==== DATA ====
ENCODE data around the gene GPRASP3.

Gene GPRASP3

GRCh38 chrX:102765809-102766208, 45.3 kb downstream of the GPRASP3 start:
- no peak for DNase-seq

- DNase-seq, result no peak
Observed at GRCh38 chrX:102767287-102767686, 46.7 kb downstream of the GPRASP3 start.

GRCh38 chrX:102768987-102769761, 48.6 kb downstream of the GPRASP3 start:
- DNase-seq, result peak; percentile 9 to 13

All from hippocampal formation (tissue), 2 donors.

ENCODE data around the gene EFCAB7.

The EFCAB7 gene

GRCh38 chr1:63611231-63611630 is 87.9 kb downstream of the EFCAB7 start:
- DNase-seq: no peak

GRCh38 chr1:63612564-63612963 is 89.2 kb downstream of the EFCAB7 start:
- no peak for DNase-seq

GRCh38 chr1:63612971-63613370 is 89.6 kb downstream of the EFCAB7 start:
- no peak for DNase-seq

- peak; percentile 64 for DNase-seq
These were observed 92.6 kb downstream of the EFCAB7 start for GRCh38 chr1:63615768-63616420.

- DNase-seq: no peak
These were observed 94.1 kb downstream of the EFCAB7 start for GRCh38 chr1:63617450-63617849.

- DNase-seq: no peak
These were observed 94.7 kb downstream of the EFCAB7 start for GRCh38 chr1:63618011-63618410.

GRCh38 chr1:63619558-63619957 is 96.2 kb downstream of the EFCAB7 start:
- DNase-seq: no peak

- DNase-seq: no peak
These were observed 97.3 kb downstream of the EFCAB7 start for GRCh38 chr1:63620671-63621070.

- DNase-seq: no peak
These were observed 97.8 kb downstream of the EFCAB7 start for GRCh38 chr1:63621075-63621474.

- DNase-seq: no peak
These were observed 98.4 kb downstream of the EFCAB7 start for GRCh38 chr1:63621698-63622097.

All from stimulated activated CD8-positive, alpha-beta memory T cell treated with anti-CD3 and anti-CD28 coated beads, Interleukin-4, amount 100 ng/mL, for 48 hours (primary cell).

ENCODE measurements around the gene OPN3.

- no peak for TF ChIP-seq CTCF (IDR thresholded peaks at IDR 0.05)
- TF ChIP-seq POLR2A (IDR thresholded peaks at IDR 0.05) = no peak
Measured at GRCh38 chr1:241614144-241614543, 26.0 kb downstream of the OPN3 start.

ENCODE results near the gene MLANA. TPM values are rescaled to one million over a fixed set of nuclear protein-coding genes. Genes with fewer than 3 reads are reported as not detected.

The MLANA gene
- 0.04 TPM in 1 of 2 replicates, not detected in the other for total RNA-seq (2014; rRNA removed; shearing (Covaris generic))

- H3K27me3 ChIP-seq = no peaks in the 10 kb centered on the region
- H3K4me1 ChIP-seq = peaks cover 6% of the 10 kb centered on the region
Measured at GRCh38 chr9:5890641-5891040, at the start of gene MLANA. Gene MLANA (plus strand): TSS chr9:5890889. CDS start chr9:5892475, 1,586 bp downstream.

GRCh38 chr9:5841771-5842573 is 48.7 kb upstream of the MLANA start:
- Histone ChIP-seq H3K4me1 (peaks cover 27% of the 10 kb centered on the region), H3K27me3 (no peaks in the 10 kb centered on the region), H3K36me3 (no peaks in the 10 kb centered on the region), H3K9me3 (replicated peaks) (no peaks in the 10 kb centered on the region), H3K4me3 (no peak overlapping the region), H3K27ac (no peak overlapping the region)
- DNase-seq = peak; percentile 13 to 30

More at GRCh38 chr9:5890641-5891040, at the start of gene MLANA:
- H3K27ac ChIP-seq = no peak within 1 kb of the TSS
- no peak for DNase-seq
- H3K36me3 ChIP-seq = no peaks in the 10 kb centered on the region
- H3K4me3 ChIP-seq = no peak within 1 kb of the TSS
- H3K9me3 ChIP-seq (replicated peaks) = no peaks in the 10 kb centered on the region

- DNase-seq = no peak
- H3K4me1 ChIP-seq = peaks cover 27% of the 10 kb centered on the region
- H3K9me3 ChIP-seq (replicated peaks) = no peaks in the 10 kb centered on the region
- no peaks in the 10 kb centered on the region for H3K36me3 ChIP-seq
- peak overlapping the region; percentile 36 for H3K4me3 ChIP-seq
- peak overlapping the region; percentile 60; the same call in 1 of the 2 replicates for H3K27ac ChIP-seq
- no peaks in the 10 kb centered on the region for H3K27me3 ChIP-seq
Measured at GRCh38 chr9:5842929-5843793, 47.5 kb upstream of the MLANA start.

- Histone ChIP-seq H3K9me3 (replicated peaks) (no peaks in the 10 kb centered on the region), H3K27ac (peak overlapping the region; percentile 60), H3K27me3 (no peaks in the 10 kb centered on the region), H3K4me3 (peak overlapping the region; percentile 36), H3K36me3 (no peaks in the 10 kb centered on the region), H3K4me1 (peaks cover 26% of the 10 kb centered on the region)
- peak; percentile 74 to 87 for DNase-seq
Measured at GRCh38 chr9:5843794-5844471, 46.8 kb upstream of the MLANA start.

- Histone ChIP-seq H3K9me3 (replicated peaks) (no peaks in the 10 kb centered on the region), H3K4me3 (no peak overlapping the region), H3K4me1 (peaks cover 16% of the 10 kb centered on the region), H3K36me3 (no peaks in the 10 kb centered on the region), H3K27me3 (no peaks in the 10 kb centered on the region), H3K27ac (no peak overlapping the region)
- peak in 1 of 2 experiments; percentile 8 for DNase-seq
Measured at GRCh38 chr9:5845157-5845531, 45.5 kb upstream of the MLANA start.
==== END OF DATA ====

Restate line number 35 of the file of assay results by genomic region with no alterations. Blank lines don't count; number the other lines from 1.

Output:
- TF ChIP-seq POLR2A (IDR thresholded peaks at IDR 0.05) = no peak